Skip to comments.Pools are pulling plug on deep ends, fearing safety hazard
Posted on 06/30/2003 5:05:41 PM PDT by hole_n_oneEdited on 04/13/2004 2:35:14 AM PDT by Jim Robinson. [history]
PHILADELPHIA -- The diving boards were pulled up in the 1980s, and now deep ends are being deep-sixed.
The rectangular municipal pool that many Americans grew up swimming, splashing and diving in is fast being replaced by shallow water park-style pools featuring spray toys and water slides.
(Excerpt) Read more at post-gazette.com ...
Sure, at one end of the olympic-sized pool there's a large semi-enclosed kiddie area. But the main pool gradually deepens, fully half is about 6 or more feet deep, and adjoining the deep end is a diving board "cube" about 30 X 30 X 15 feet deep.
You can tell by the marks on the cement they once had a tremendous trio of diving boards of all heights. All gone...
Remember high dives??!!
Remember when Americans were allowed to be BOLD!!!!!!
And a shallower pool will get warmer too, so there will be *more* evaporation. It will get warmer for a couple of reasons, the major one being that the amount of heat coming in from the sun will be the same, but there will be more water to heat up in a deeper pool. Plus the water will loose energy to the surrounding soil, at least at much depth it will, and a deeper pool has more area at depth to lose heat through.
But then liberals don't really think, they just "feel", especially "For the Children".
Isn't there a similar facility out in Manteca? A bit of a drive I know, but maybe a once or twice a season treat. There's also a water park in Concord.
Now you have to take your kids secretly to some cliff or tree to have anything like that experience.
Boldness is a masculine trait that could lead to risk-taking behavior. Risk-taking behavior might possibly be rewarded with success. This outcome would make the kids who do not take risks and do not acheive success feel bad about themselves and this might damage their self-esteem. Therefore, boldness should not be encouraged (especially in boys).
Is the </sarcasm> tag really neccessary?
Our "muni" pool (that's what we called it) was rectangular about 2:1 ratio, with one entire long side being a sloped suface from zero to whatever the max depth (outside of the diving area) was. IIRC (it's only be 45 years or so) it was that same depth everywhere else outside the sloped and diving areas. It had a separate "kiddie" pool that an adult or older kid couldn't even float in. It also had 3 diving boards, two low and one high (10 feet I think). It was pretty deep down there, 12 feet maybe, maybe 14.
The newer pools, save one, were "L" shaped, with the deep end in the short arm of the "L", and no high board. That "one" was a simple rectangle, with 3 boards in the same configuration, but no "gradual entry. The older one pre-dated WW-II, but I don't know how much, it's a parking lot now, althought the "bath house" is still there. The second one was built in the mid 1950s and the "L"s staring in the late 50s or early 60s. Last I checked, (in march) the nearest "L" to my folks house (about 5 blocks) was still there. I'll never forget the summer before high school when Bonnie I. lost the top to her two piece suit in the deep end. :)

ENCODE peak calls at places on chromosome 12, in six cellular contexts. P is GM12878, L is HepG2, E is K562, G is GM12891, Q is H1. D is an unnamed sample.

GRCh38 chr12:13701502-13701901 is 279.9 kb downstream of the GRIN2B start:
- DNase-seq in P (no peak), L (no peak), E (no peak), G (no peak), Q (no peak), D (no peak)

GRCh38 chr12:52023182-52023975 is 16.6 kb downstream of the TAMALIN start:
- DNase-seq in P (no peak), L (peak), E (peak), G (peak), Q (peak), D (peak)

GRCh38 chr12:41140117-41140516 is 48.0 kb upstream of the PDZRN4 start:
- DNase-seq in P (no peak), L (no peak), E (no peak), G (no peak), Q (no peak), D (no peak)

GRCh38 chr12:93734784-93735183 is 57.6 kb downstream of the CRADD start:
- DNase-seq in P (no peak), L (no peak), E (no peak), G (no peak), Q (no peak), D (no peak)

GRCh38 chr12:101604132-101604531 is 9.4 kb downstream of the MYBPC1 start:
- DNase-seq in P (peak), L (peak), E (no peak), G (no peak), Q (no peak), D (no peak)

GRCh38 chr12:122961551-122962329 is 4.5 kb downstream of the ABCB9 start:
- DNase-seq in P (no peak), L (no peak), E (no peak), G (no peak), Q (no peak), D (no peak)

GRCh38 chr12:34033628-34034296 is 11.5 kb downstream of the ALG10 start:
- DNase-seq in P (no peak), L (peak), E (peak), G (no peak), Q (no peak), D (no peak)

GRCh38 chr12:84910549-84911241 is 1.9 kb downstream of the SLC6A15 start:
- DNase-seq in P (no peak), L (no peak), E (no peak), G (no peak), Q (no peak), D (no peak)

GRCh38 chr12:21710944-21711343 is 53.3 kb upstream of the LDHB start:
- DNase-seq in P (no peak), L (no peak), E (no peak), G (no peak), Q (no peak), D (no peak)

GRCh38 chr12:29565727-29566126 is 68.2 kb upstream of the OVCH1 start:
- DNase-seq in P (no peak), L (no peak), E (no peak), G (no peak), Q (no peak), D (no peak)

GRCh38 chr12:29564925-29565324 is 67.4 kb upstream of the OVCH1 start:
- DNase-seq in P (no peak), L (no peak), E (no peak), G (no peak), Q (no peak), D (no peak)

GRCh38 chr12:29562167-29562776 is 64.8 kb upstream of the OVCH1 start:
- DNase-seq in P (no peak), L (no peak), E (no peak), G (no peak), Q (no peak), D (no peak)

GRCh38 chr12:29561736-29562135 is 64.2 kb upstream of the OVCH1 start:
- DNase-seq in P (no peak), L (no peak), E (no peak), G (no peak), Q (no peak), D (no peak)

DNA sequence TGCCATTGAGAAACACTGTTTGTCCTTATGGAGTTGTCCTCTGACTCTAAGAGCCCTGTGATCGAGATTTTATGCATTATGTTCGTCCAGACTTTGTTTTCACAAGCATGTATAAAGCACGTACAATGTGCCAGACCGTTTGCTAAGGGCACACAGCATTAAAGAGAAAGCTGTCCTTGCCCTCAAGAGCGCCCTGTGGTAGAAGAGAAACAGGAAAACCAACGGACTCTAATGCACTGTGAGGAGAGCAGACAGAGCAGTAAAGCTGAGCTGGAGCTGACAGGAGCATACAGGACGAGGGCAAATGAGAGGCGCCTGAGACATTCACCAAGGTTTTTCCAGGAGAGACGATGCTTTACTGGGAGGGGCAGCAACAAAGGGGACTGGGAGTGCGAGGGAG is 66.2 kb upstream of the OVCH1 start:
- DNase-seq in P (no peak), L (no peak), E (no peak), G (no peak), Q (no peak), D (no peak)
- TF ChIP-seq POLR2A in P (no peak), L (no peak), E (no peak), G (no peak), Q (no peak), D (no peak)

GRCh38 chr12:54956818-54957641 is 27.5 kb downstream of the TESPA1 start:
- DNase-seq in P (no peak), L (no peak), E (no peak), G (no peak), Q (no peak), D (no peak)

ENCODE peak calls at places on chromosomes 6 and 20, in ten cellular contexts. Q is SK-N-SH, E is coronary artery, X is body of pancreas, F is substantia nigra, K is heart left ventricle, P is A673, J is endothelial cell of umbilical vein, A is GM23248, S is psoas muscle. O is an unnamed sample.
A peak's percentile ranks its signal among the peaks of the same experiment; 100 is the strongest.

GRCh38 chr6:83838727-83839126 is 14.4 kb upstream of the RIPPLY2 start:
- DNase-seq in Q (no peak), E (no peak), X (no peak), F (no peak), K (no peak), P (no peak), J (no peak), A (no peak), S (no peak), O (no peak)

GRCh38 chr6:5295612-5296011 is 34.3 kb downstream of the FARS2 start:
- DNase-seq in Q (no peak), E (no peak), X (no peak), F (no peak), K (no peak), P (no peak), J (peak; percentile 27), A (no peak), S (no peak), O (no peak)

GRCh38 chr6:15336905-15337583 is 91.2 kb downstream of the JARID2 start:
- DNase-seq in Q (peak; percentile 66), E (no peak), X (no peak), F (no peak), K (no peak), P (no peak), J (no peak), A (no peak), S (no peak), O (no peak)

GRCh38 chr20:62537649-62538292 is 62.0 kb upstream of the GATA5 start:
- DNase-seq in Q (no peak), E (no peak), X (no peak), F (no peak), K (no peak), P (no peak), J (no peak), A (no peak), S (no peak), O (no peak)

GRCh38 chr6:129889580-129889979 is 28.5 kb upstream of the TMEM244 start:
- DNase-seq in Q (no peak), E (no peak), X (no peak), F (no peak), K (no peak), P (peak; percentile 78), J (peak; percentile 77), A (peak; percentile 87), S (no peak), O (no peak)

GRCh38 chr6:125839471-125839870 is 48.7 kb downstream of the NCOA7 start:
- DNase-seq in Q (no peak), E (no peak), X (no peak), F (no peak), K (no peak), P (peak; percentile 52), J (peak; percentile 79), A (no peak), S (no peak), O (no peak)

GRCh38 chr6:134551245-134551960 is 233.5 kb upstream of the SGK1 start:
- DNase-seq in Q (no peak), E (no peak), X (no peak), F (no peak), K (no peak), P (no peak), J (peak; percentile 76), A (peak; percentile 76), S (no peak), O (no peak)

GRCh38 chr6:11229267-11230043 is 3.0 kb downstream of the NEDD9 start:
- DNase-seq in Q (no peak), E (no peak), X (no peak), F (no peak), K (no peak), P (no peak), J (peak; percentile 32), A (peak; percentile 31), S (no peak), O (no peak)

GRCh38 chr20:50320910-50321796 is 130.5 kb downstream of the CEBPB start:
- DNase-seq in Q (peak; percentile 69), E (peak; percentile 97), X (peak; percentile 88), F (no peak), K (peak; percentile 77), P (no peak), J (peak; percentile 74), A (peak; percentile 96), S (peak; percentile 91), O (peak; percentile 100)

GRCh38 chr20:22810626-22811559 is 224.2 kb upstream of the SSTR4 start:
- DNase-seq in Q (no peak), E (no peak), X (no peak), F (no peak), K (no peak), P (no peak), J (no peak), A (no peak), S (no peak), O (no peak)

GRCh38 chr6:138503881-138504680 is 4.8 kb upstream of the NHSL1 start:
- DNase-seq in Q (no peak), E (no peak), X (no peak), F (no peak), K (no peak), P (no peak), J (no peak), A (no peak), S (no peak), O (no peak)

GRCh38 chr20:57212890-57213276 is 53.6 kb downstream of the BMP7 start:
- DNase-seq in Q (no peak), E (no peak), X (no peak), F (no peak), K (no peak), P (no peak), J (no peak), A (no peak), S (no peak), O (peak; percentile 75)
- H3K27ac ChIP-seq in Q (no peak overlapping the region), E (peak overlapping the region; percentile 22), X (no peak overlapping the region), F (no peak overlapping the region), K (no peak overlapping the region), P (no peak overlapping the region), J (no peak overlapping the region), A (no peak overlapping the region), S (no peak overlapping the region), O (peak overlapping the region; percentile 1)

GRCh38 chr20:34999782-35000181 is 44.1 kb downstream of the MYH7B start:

Now now, there some kinds of "fun" liberal seem to approve of. Wilding, mid-night basketball, and non-standard sex come to mind.
I saw one by the therapy pool at the physical therapists earlier today!. That pool is only 6 feet deep, maybe 6'6, but you could easily hit your head on the opposite side if you dived much less than straight down. Still they had the sign, and the depth marking too. Wish they'd let me use, but I just go in to have my shoulder tortured 3 times a week. :)
Whether you are correct or not, you see, *I* don't get plenty of swimming in 5 or 6 feet of water. I like to swim with my children. My five year-old is also a good swimmer and although 5 to 6 feet is adequate for him (now), even at 5'4" it's rather shallow for me to do a descent tuck dive. I'd like to teach him someday, but I'm not cracking my head on the bottom of the pool to do so.
My five year-old loves diving to the bottom after various objects. Our three foot hot tub is pathetically shallow. Two more feet makes it a bit more exciting for now, but it won't be long before he's capable and interested in going deeper.
I agree 5 or 6 feet may be adequate, but who in the world wants to live with adequate when superior is possible?
When I got my first job, they put us up in the nearby hotel for a few days so we could look for a place to live. We found and put in contract on a house the first day of Memorial Day weekend, so we had two days to just lay around the pool and get in some laps AND DIVING. Courtsy of that diving, I got to spend my first few days on the job on crutches. :) Never thought to sue the Ramada people, nor my employer for putting us up in such a "dangerous" motel. I wasn't even covered by their insurance yet, since I didn't start work until Tuesday. We did get a "nice" (??) intro to the hospital were our second daughter was subseqently born, and were several of the family had various operations.